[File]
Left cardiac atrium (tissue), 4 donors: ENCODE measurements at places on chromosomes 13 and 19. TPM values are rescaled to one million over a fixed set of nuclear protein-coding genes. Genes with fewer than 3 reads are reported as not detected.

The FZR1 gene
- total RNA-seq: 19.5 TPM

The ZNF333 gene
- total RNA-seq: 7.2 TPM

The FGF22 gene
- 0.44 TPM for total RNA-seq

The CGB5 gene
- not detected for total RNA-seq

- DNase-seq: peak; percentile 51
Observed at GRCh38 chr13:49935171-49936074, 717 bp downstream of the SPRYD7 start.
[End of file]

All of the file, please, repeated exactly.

Left cardiac atrium (tissue), 4 donors: ENCODE measurements at places on chromosomes 13 and 19. TPM values are rescaled to one million over a fixed set of nuclear protein-coding genes. Genes with fewer than 3 reads are reported as not detected.

The FZR1 gene
- total RNA-seq: 19.5 TPM

The ZNF333 gene
- total RNA-seq: 7.2 TPM

The FGF22 gene
- 0.44 TPM for total RNA-seq

The CGB5 gene
- not detected for total RNA-seq

- DNase-seq: peak; percentile 51
Observed at GRCh38 chr13:49935171-49936074, 717 bp downstream of the SPRYD7 start.